July 6th. Mr. Clark's obsv of last night excellent. Pioneers moved at 8-1/2. Troops started under Capt. Wood at l0h A. M. The Meridian marked & 2,601 ft. measured northward on it. Mr. Weysse unwell. Capt. Anderson & his company left to escort the surveyors. Instructed to lead the unmounted men every day with the party on the line. Found the camp on the Ni-hi-pa [Good-for-nothing creek], about 14 miles from the Arkansas. The road crossed the Bay-Chay-ne-ata  at about 7 miles. The dividing ridge between the Ck & river very broad & low. The grass on it thick & luxuriant. Soil, black loam. Limestone shows itself in the bluffs on the river. The Ck is marked by a line of trees about 8 M. The dividing ridge between the last Ck & this one is also low and broad with very gentle slopes. The top of it dry with poor thin grass; in the valley vegetation is fresh. Another branch of the Ck heading a mile E. is indicated by a strip of wood, like this one. They seem to join 1-1/2 M. southward & probably flow into what Joe says the Osages call the Little Arkansas: the Red fork as Col. Boone calls it. 
July 7th. March at 9 A. M., an hour after the pioneers, crossing the Ck a little above the camp & a branch of it coming in from the W. 1/4 M. further. After crossing a gentle ridge, another Ck 1-1/2 M. from camp. Our route then crossed a plateau 5 or 6 miles wide, the soil of which seemed very dry & the grass thin. Another Ck, the wood of which commences 1/2 M. S. of the road; 7-1/2 M. front camp. Then another low ridge & broad rich valley in which we crossed two branches of a Ck 1/2 M. apart, [51 ]the 2d 10 M. from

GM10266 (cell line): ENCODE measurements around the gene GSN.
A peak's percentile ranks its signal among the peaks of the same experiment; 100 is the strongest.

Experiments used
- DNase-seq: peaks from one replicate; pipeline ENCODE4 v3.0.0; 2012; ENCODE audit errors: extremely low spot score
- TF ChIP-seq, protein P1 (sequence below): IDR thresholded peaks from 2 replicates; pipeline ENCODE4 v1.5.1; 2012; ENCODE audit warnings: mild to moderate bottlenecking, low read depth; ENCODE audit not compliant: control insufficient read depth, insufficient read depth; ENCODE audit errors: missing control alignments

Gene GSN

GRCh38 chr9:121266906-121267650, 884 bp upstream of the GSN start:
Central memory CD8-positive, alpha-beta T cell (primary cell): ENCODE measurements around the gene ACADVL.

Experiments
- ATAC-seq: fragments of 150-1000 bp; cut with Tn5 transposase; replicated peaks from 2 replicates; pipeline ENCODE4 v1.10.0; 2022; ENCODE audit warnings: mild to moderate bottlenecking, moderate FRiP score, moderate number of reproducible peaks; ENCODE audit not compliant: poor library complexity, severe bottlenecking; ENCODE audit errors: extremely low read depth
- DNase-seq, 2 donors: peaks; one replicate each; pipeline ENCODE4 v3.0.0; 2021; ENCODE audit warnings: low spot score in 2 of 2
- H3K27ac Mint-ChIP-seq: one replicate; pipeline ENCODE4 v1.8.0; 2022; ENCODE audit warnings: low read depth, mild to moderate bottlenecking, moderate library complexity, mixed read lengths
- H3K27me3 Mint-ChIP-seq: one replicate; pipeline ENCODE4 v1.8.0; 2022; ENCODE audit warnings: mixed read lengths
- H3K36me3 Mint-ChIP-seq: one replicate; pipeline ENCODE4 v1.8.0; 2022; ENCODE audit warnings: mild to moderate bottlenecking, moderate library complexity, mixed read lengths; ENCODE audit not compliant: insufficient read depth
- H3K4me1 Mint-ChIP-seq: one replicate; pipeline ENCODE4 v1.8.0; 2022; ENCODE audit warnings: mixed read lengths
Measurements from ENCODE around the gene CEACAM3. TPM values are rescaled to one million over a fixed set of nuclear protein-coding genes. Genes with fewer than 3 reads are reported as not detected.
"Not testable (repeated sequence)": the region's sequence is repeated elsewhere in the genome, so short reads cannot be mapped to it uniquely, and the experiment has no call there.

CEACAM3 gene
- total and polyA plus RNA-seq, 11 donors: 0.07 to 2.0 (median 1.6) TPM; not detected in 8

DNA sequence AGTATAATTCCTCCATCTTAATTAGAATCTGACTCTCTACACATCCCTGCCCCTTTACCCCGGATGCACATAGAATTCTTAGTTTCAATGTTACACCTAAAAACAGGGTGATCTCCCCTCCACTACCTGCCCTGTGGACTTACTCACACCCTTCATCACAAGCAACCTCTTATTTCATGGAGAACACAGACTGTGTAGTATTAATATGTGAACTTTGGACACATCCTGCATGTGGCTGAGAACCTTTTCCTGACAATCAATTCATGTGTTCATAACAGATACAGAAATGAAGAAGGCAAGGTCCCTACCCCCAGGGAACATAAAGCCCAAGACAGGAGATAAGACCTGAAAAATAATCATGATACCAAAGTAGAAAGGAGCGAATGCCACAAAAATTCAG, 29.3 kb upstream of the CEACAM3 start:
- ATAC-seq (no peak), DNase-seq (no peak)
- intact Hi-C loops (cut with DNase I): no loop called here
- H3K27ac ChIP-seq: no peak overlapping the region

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camp. From the table land just mentioned, a broad valley is visible 3 or 4 M. to the south, a line of timber in it indicating a considerable stream. The Cks crossed yesterday & to-day have not running water. A slight ridge in which (E. side) soft whitish limestone appears, separates this valley from that mentioned above. After riding in it across more than 3 M. came to a small river flowing from N. W., clear, with a sandy & deep channel.  It joins 3 or 4 M. E. S. E. another of nearly the same size, but less clear, flowing nearly from the west.  The grass in the low bottom land (the valley first mentioned is a 2d bottom) is in some places very luxuriant; in others, like much of that passed over to-day, thin & burnt. The country this side of the Arkansas seems to have [been] much frequented by buffalo until the last two or three weeks. The soil is easily washed; every little hollow has a deep gully. The channels of the creeks are very deep. The bank of this river wherever the stream strikes the side of the bottom, is perpendicular & 30 or 40 ft. high, of red clay. A spring of cool water found, as usual.
July 8th. Marched at 8-1/2, 1-1/2 hours after the pioneers. The route lay for 4 M. in the 2d bottom, then crossed the S. branch of the Ne-shu-chesink & was carried so near its valley on the S. as to cross innumerable spurs & ravines.  The soil, red clay, apparently sterile. Limestone visible occasionally. Passed the red bluff seen ahead yesterday at 10-1/2. Just opposite to it the Ck seemed to fork, one branch coming from the N.,  the other pa[ssing] a little N. of W. Encamped on the last timber of a S. branch of the latter 11/ M. from the main valley, & 14 from the last camp, 1/2 M. from our course. Wood within sight 4 or 5 M. to the S. when we turned off. Water very near, lying in pools which have been frequented by buffalo very lately. A party of 30 or 40 Osages of the band of Big head & Black Dog,  made us a visit while we were pitching tents, under Big Head & Shun-ma-lo. Gave them a little hard bread & sugar. They asked for more sugar, coffee & tobacco, & thought people who travel without a supply of the latter to give away, very improvident. They informed us that some of their people were hunting Comanches & that another party would set off in a few
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days, to join in the war. They had heard of no Comanches this year.